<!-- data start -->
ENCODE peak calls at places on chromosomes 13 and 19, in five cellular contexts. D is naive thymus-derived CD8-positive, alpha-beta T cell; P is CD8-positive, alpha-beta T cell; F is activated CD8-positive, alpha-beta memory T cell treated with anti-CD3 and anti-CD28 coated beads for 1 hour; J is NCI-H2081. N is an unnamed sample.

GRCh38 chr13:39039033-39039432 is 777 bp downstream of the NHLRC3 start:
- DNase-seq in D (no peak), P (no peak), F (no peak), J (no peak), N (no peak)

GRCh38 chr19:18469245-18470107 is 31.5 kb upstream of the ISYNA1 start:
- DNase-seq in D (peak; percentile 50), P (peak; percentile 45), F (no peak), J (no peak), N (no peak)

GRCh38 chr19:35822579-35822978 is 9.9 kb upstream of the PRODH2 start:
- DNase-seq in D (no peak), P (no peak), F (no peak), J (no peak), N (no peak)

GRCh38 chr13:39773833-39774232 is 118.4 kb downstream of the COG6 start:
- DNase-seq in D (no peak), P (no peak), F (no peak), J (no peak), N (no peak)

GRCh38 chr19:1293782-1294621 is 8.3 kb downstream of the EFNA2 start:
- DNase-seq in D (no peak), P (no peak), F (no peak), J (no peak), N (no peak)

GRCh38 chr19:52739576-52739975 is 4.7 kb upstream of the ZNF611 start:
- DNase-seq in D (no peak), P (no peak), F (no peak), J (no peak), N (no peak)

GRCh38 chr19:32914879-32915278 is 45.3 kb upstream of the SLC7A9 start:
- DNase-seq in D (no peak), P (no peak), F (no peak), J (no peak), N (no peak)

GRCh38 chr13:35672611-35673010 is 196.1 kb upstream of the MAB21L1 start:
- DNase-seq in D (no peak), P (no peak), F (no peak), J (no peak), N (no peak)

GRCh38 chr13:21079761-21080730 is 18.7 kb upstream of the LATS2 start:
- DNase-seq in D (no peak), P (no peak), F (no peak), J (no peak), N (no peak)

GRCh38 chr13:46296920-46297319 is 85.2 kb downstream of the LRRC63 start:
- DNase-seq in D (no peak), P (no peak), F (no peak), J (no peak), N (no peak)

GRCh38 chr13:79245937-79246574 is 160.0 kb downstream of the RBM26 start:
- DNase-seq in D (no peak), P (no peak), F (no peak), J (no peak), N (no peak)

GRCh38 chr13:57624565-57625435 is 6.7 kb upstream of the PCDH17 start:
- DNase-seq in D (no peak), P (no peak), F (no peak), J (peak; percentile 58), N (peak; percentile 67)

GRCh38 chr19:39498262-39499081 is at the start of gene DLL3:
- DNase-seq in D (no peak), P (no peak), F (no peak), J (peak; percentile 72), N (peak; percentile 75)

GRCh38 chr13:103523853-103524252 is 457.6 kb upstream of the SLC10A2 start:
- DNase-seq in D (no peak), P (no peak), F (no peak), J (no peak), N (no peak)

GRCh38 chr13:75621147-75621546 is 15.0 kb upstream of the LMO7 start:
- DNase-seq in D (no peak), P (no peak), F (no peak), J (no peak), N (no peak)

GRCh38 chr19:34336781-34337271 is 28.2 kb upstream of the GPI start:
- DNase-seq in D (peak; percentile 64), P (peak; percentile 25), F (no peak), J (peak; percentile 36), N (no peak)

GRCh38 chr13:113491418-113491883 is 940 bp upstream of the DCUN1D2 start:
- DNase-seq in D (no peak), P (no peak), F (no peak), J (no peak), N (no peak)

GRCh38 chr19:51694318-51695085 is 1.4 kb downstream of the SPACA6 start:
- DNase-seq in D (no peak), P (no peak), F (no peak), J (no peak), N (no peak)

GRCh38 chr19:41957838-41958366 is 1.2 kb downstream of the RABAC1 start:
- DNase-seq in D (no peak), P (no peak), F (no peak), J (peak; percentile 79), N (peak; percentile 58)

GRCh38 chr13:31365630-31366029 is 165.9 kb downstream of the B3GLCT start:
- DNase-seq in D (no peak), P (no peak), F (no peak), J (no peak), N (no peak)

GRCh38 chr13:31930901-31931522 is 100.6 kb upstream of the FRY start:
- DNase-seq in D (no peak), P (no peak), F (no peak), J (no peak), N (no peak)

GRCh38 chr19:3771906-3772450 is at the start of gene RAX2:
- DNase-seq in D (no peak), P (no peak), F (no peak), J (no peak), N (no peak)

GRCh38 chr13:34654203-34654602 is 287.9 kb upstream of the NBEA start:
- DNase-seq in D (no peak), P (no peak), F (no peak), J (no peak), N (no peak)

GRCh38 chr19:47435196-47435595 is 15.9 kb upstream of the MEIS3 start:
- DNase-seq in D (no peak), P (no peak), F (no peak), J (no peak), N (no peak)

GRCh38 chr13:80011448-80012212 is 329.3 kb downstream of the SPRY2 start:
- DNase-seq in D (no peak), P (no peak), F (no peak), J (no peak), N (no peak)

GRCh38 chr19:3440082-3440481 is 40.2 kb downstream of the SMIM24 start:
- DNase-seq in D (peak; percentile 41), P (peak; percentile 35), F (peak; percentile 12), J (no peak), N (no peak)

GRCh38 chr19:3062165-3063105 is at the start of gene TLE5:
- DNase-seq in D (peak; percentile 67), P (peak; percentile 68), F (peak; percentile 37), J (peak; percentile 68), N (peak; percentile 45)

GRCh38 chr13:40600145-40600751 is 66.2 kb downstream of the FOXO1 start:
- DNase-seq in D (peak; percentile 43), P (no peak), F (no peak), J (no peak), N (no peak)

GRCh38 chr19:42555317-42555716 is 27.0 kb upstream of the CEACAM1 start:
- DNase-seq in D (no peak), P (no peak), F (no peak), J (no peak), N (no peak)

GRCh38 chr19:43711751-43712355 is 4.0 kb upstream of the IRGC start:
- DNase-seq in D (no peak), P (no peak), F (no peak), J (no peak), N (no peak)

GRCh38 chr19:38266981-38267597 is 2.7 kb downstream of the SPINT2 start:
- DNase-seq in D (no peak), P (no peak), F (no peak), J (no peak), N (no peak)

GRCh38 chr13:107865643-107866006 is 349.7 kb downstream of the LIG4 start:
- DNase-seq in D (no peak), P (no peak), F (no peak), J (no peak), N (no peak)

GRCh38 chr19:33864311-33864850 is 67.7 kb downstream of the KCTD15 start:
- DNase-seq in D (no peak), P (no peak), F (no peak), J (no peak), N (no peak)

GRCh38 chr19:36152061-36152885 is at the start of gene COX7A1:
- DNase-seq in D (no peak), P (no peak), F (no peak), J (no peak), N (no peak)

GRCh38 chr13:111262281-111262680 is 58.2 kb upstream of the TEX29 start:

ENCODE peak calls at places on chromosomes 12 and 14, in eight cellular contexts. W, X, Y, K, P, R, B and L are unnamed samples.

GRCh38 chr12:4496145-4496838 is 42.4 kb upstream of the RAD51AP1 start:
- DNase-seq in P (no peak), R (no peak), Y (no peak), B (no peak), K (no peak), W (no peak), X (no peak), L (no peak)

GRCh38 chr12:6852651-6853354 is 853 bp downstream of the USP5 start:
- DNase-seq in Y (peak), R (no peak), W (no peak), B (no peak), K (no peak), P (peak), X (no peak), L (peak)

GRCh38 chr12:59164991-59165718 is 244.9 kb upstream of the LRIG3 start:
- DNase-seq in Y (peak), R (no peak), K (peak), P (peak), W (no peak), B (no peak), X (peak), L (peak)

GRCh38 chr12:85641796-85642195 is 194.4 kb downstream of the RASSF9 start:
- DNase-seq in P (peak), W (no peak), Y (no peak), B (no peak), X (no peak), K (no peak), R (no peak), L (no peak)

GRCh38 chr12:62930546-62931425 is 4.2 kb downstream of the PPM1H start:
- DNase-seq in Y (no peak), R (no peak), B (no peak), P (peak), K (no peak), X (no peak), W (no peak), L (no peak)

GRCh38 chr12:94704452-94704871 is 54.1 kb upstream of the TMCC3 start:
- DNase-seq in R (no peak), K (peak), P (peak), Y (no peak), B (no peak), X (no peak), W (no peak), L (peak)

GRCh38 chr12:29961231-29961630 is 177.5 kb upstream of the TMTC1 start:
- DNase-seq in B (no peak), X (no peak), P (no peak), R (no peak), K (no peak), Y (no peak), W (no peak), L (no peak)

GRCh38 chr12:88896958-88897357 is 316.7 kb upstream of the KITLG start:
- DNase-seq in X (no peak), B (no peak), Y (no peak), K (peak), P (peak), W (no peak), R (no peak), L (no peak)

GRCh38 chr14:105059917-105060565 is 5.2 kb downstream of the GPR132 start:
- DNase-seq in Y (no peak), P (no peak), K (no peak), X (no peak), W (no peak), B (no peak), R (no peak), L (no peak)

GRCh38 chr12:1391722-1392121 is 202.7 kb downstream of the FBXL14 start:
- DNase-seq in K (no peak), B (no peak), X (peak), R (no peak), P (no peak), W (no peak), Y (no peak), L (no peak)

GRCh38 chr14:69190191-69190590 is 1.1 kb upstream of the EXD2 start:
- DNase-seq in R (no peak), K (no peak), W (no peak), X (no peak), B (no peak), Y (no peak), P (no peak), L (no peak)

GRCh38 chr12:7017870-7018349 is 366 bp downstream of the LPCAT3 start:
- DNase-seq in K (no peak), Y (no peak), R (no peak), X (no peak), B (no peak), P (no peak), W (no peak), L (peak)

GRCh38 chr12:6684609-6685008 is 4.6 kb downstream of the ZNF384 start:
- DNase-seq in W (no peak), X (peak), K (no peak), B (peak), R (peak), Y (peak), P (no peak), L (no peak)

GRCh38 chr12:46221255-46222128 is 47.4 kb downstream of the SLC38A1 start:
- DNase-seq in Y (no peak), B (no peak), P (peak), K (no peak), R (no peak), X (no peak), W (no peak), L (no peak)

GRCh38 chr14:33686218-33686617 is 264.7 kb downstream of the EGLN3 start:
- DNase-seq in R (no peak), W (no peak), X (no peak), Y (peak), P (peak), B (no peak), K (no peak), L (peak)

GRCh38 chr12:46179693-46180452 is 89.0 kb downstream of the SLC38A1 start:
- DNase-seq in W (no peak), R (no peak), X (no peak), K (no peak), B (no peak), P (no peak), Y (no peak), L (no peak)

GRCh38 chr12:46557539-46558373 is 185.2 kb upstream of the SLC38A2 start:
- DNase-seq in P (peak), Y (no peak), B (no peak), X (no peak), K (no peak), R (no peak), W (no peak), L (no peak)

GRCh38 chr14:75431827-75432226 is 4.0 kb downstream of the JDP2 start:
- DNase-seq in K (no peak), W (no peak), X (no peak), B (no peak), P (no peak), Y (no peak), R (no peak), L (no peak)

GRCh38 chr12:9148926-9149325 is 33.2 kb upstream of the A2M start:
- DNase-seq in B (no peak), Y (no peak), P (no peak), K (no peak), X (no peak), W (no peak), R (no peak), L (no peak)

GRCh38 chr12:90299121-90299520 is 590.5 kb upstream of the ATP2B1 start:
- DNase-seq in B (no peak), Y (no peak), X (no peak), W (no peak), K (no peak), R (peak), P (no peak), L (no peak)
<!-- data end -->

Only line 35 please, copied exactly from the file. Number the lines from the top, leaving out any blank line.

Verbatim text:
- DNase-seq in D (no peak), P (no peak), F (no peak), J (no peak), N (no peak)